Wednesday, August 4, 2010


home home home.  I am so happy to be home.  This trip was fabulous.  It could not have been better.  I met wonderful people, learned so much, reconnected with friends I hadn't seen in a dozen years.  It was good.  But I'm a homebody, and I'm happy to be home.

This photo is a blur (ahem, intentionally) because the weekend felt a bit like a blur.  It went by so quickly.  Diana Fayt is a tremendous artist and a generous teacher.  I feel fortunate to have been able to learn from her in this workshop in real time.  She gave me a lot of
advice when I first dipped my toes into blogging, flickring, and selling on etsy and has been a very real mentor to me.  Meeting her in person was really wonderful.

Here's a little sneak preview of what I worked on at Mudfire.  This workshop was a challenge for me because I'm such a "dipper."  Most of the fun of pottery to me is in creating the form.  I try to get over my distaste for the glazing process.  Decorating the pots- drawing on them- was work.  Drawing is  intimidating (especially when you're drawing on a piece of pottery!), but it's a learned skill.  A skill I've let sit and rust over the years, but one I'd like to brush up on.   I am pretty smitten with this image I drew from an old gardening photo of a bee visiting a blossomed-out pussy willow.  I think I'll continue to play with this motif as I explore this new surface technique.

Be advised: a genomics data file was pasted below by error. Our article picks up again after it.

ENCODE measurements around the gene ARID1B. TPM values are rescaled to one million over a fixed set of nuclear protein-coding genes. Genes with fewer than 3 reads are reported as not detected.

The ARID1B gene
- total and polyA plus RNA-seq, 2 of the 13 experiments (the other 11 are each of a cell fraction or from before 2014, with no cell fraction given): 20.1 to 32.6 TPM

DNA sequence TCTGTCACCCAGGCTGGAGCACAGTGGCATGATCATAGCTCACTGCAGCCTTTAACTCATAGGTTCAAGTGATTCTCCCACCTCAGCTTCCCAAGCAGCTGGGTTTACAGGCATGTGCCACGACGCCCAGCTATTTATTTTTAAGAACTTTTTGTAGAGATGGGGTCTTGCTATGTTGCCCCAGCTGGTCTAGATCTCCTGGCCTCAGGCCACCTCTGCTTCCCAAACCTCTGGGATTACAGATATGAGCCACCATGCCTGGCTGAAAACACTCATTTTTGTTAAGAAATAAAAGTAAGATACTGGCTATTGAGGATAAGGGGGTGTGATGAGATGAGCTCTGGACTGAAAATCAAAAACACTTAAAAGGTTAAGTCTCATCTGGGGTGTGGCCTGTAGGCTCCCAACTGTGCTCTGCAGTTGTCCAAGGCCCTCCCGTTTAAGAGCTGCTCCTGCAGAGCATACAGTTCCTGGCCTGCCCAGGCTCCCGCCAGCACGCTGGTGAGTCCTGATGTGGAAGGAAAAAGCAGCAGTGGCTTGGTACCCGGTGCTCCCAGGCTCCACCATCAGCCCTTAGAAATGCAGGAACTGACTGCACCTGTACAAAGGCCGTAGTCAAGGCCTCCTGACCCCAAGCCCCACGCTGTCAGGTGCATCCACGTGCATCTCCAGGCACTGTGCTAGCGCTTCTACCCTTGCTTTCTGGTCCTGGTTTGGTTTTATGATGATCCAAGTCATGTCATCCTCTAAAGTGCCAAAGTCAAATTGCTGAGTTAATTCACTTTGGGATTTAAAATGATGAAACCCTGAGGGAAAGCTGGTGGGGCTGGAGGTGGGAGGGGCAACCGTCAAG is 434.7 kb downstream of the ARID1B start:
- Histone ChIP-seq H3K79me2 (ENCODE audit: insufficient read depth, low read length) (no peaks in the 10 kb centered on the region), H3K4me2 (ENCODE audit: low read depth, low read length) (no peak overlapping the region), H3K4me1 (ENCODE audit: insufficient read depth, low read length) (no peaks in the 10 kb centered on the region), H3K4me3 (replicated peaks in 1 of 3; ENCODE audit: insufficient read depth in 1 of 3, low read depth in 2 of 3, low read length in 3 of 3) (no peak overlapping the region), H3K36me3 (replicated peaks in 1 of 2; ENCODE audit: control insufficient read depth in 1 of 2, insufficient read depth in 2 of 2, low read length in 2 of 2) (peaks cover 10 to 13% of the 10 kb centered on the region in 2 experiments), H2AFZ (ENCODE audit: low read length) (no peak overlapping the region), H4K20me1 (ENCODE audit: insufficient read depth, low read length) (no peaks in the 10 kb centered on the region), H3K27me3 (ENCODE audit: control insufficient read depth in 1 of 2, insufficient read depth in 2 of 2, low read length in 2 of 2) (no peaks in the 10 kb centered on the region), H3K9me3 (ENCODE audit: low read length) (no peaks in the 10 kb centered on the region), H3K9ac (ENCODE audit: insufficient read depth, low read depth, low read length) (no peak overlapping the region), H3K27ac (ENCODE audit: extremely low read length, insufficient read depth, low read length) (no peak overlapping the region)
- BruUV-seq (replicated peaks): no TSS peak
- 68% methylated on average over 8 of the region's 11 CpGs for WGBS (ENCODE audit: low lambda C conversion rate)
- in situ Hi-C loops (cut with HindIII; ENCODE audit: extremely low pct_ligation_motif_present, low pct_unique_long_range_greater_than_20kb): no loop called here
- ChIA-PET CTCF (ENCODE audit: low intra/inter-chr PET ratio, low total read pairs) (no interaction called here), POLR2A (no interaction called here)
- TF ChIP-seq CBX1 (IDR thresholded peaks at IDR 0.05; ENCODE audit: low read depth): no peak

so.  back to real life.  school begins on monday.  there's trip laundry to sort out, suitcases to put away, a pantry to refill.  And my stars but it is hot in Memphis.  Daytime highs of 103 and nighttime lows of 85 mean there's no pottery firing for the foreseeable future.  No matter, it will wait. 

I hope you'll enjoy the rest of your summer.  Thanks for reading my ramblings.

Tuesday, July 27, 2010


so I say I'm taking a break and I can't stay away.  just REAL fast- yesterday I made my annual batch (this is 1 of 2) of fig jam with rosemary and lemon.  I bought tiny quarter pint jars for gifting.  I needed to have one to take to my excellent teacher, and to be honest, I was afraid that they'd spoil before I could use them if I didn't do something NOW.  It's super yummy, not too sweet.

Oh, you'd like the recipe?  If you don't know how to can, you could freeze it.  But you CAN can.  Just make sure your jars are super clean (put them in a large stockpot with a towel underneath and bring to a boil as you're making the jam.  Take 'em out with tongs.  Throw the lids in a small saucepan and simmer) and you have a big stockpot.

Fig Rosemary Lemon Jam
mashed figs to make 4 c
1.25 c sugar